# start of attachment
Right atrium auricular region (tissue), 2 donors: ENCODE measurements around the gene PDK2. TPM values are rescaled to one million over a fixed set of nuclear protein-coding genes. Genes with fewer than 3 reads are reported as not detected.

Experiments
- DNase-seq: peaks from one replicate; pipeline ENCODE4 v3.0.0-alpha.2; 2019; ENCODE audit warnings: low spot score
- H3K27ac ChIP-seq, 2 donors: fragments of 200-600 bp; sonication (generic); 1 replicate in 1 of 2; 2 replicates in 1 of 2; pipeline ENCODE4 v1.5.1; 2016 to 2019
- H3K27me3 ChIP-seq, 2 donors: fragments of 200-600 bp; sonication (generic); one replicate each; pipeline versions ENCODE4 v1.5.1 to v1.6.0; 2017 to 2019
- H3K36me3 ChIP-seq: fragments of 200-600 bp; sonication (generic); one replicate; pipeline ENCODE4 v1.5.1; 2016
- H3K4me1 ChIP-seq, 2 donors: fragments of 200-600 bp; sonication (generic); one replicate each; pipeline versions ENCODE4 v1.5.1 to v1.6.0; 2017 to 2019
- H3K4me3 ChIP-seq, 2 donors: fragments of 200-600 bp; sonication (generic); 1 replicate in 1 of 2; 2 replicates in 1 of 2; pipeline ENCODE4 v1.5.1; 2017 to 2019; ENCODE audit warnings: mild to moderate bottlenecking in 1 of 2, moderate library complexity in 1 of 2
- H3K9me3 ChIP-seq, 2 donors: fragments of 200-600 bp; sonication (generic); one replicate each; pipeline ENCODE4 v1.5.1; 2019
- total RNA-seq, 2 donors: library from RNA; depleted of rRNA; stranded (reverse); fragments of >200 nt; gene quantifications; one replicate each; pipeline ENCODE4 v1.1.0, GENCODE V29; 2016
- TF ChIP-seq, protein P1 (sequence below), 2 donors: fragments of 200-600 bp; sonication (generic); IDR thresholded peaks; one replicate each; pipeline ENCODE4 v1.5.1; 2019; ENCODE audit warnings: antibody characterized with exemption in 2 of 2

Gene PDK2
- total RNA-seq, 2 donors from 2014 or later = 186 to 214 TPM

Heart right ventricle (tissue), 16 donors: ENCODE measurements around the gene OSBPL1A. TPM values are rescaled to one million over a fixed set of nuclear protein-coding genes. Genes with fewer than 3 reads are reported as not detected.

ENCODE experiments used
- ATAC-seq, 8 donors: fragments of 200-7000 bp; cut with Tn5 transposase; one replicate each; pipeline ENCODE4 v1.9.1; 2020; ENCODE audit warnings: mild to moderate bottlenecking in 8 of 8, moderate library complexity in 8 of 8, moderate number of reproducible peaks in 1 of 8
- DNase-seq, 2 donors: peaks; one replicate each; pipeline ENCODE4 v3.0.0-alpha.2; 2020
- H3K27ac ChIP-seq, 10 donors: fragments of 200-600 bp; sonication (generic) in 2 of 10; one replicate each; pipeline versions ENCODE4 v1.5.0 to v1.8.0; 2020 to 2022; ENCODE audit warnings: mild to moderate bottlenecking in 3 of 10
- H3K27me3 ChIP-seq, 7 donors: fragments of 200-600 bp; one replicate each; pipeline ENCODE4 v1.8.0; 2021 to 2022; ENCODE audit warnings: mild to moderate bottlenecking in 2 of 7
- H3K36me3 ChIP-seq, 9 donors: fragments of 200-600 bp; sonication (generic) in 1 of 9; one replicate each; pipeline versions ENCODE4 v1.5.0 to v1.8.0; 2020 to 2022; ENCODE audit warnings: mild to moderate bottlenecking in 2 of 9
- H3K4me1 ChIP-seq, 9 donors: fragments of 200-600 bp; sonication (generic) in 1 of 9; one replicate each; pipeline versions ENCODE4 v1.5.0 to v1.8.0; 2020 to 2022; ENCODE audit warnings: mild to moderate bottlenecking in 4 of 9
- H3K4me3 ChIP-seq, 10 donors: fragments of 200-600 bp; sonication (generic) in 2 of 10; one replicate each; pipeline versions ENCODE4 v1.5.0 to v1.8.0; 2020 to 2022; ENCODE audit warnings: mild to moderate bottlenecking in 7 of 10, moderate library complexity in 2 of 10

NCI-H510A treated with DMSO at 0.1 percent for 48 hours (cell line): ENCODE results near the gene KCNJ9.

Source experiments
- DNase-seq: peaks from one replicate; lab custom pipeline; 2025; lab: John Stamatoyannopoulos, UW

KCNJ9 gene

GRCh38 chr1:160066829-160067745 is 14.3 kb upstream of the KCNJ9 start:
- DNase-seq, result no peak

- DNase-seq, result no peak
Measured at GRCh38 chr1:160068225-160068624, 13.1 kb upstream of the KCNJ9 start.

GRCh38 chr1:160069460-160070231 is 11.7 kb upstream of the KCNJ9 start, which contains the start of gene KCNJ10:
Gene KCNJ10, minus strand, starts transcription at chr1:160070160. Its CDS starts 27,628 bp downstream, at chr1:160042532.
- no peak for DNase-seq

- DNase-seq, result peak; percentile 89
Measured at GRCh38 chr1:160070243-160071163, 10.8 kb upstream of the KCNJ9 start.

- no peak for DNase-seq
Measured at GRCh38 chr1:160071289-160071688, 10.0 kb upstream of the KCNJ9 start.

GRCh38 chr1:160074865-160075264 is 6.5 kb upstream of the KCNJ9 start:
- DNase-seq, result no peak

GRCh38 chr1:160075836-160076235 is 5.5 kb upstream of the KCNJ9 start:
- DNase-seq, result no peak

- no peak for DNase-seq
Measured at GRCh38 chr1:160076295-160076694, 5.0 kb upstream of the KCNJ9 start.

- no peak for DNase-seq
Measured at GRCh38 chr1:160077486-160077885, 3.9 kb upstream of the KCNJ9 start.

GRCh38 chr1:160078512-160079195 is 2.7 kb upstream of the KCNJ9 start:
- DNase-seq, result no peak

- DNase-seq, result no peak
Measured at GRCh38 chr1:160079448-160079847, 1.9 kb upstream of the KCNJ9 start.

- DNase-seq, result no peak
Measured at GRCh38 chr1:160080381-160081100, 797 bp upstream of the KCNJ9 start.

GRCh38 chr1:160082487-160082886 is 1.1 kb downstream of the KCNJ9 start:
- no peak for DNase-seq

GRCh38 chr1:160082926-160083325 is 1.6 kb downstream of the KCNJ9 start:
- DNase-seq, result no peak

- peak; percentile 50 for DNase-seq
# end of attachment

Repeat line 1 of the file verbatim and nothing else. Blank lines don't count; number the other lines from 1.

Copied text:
Right atrium auricular region (tissue), 2 donors: ENCODE measurements around the gene PDK2. TPM values are rescaled to one million over a fixed set of nuclear protein-coding genes. Genes with fewer than 3 reads are reported as not detected.